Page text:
Mayweather was released Friday morning and looked to be in fine spirits in his mug shot. A TMZ staffer asked him, "Is it bad luck...or bad decisions?" The boxer answered, "This is life, baby, it's life," before climbing into a chauffeured Rolls.
Mayweather is awaiting a Jan. 24 court date in Clark County, Nev., for allegedly striking the mother of his three children, and threatening his kids, who were present at the time of the altercation. He faces 34 years in the pokey if convicted.
If you’re a boxing fan living in the West Coast than you should know who Johnny “Flash” Ortiz is and why he’s important in the sport of boxing.
Ortiz is best known for being the last owner of the world famous Main Street Gym in Los Angeles where hundreds of the best prizefighters to ever lace up gloves ventured into at one time or another. Think of any great Hall of Fame fighters in the last 90 years and they probably walked into the upstairs gym located on Main Street and Second Street. Fighters like Jack Johnson, Sugar Ray Robinson, Roberto Duran and Muhammad Ali were often seen hitting bags or each other in the now torn down facility.
The stories of those who boxed there would be enough, but Ortiz has plenty more to say. Born and raised in Los Angeles, Ortiz is a virtual walking encyclopedia of the streets and sights of L.A. from the 1950s to the present. Throughout the book he paints a picture of what L.A. was like including its icons like gangster Mickey Cohen, actresses Dorothy Lamour and Lynda Carter and his days as a barkeep and actor. Ortiz met all of these people and has some interesting things to say.
Ortiz later worked as a boxing columnist on radio as recent as seven years ago and interviewed many of the best boxers from the 90s and early 2000s.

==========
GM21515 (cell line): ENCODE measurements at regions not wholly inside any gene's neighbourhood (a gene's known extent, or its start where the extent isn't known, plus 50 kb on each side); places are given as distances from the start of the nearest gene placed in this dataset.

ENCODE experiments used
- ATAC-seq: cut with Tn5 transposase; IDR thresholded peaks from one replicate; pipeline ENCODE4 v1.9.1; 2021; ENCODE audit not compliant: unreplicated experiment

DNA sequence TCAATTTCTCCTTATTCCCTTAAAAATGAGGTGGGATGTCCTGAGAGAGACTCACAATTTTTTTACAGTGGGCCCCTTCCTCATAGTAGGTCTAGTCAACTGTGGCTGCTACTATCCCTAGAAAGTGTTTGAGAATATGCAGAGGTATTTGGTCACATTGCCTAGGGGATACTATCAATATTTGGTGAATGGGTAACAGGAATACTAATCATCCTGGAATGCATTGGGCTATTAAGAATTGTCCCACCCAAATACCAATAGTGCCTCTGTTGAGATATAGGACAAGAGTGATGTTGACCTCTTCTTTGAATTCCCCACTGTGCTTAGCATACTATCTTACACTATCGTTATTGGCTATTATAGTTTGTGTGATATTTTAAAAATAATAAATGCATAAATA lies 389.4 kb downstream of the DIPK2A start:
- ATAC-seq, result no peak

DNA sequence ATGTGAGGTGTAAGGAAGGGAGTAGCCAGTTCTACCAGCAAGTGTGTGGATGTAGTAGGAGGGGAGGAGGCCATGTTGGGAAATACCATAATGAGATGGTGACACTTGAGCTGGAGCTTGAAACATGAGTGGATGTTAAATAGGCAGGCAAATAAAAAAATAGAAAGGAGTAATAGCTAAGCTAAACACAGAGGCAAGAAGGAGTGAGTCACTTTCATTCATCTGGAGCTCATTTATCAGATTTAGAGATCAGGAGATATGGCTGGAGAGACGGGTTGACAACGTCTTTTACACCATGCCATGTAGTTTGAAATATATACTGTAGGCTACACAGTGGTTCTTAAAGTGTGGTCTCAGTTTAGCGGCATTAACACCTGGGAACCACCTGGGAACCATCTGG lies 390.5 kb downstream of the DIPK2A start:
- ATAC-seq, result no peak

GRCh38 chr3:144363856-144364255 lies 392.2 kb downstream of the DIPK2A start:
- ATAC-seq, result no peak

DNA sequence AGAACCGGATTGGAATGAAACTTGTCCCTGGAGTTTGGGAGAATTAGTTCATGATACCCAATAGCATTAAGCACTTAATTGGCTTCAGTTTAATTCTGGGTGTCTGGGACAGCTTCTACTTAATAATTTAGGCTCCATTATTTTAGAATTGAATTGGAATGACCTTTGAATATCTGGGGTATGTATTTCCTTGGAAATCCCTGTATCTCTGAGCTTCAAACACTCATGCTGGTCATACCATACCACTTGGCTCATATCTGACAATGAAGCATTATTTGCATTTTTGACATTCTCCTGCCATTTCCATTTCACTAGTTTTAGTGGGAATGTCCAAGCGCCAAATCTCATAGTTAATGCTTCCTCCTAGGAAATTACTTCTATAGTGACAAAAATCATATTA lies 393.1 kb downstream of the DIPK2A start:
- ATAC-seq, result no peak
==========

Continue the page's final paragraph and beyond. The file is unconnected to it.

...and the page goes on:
As an actor he appeared in the movie “Play It To the Bone” that featured Woody Harrelson and Antonio Banderas. Very few people know L.A. like Ortiz. And very few people are as well liked as Ortiz who has been a familiar face on the boxing scene for many decades.
To purchase a copy of Johnny Ortiz book My Life Among the Icons, priced at $34.95, go to www.Amazon.com Extraordinary Women of the Ring
It features loads of photos and stories compiled by Mary Ann Lurie Owen a photographer based in Las Vegas. For decades Owen has perched ringside taking photos of hundreds of big time boxing and mixed martial arts cards.
She knows the business of prizefighting.
One business that few know is the world of female professional boxing. No one else in recent times has tabulated anything similar to this book
All of the best known and best quality female prizefighters are in this book. From Laila Ali to Vaia Zaganas you’ll find photos of them in this soft cover book of 270 pages filled with large photos of various boxers.
Owen also interviewed most of the women. My favorite quote comes from Amazing Layla McCarter who said “Boxing is not just a sport…it’s a way of life.”
Nothing could be truer.
The book has a lot of great facts and anecdotes including records of the many fighters she talks about. Fighters from the 1970s to the present fill the book with a lot of unknown facts. If you think you know boxing then take a look at this book and you’ll discover a whole new world.
Women’s boxing has been virtually underground but for those who’ve actually seen several female prize fights, it’s a sport that can actually hook a fan more readily than any other female sport. One thing that separates female boxing from the other sports is the intensity they battle. Most times they fight more savagely than the guys. This is not exaggeration.
This book is not exaggeration. It’s a must buy at $34.95. To purchase a copy of this must read book go to www.kiroed.com Gentleman of the Ring: The Bert Colima Story
Unless you’re a serious boxing buff the name Bert Colima may sound familiar but would not register any bells. It’s understandable because the boxer from Whittier, California fought from 1919 to 1933 in a total of 200 professional bouts. Yes you read that correctly.
Colima, a middleweight, was one of the early Mexican-American attractions to bring fans to the arenas like Vernon Arena, Hollywood Legion Stadium and Olympic Auditorium. In those fight venues he clashed with fights like Mickey Walker, Kid Mexico, and Ace Hudkins.
The book was written by Colima’s son Bert Colima Jr. who grew up meeting many of the boxing people while tagging along with his father. The son, who is now in his 70s, performed some impressive research digging into library vaults and archives to investigate the boxing past of his father.